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October 27, 1969

Marie JENKINS et al., Plaintiffs,
Thomas W. GEORGES, Jr., et al., Defendants

The opinion of the court was delivered by: ALDISERT


Pursuant to its program of Aid to Families with Dependent Children (AFDC), the Pennsylvania Department of Welfare has adopted Regulation 3211.5 which establishes a separate classification for dependent children living with non-legally responsible adults who are not welfare applicants. Recipients falling within this classification may receive assistance only under a special allowance schedule set forth in Regulation 3265. Compared with the otherwise applicable schedule in Regulation 3264, this schedule substantially reduces the maximum assistance that can be received, on the theory that at least part of the 'substitute parent's' income is available to the chold.

 Seeking declaratory and injunctive relief, plaintiffs attack these regulations as violative of the equal protection clause of the Constitution and as incompatible with the policies of the Social Security Act, 42 U.S.C. §§ 601-609, and the binding regulations of the Department of Health, Education and Welfare, 45 C.F.R. § 203.1(b), 33 Fed.Reg. 11290 (August 8, 1968), 45 C.F.R. § 233.20(a)(3), (11). 34 Fed.Reg. 1395 (January 29, 1969).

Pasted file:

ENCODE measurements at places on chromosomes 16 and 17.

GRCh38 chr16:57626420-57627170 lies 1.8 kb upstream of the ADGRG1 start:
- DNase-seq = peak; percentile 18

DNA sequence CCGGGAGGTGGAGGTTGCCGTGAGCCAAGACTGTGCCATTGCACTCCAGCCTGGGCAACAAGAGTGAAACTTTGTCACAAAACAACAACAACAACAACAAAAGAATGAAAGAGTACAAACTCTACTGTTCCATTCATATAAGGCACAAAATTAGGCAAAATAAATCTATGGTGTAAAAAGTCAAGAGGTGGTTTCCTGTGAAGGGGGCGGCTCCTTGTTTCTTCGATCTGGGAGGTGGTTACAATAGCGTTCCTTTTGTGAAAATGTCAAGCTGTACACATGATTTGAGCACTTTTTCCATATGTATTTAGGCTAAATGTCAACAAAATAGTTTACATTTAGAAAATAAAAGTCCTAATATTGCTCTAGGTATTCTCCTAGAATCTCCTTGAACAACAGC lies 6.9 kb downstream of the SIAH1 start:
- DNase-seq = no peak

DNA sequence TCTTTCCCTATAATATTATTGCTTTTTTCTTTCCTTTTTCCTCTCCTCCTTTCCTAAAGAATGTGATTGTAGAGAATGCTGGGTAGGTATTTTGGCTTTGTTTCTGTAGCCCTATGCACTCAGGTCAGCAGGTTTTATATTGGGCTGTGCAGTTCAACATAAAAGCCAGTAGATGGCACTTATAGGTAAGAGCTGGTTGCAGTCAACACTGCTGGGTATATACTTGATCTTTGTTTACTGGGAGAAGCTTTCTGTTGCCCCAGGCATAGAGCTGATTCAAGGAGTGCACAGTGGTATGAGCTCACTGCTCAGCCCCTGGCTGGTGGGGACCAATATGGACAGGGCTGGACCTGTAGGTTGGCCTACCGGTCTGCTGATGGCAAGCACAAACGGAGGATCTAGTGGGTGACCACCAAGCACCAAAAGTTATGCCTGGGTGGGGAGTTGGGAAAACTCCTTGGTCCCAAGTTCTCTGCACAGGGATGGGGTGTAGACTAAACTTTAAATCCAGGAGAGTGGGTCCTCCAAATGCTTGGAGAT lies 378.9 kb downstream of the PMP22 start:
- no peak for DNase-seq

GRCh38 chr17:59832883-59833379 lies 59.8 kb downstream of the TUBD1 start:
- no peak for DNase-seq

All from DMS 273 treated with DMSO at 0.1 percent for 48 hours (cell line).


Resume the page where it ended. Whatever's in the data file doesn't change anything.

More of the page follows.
Because plaintiffs present a 'sufficiently substantial' challenge to the constitutionality of statewide regulations, this three-judge court is properly convened pursuant to 28 U.S.C. § 2281, King v. Smith, 392 U.S. 309, 312 n. 3, 88 S. Ct. 2128, 20 L. Ed. 2d 1188 (1968). Jurisdiction is conferred by 28 U.S.C.A. § 1343(3) and (4). And since this action is brought under the Civil Rights Act, 42 U.S.C. § 1983, we need not pause to consider questions of abstention or exhaustion of administrative remedies, King v. Smith, supra, at 312 n. 3, 88 S. Ct. 2128; Damico v. California, 389 U.S. 416, 88 S. Ct. 526, 19 L. Ed. 2d 647 (1967).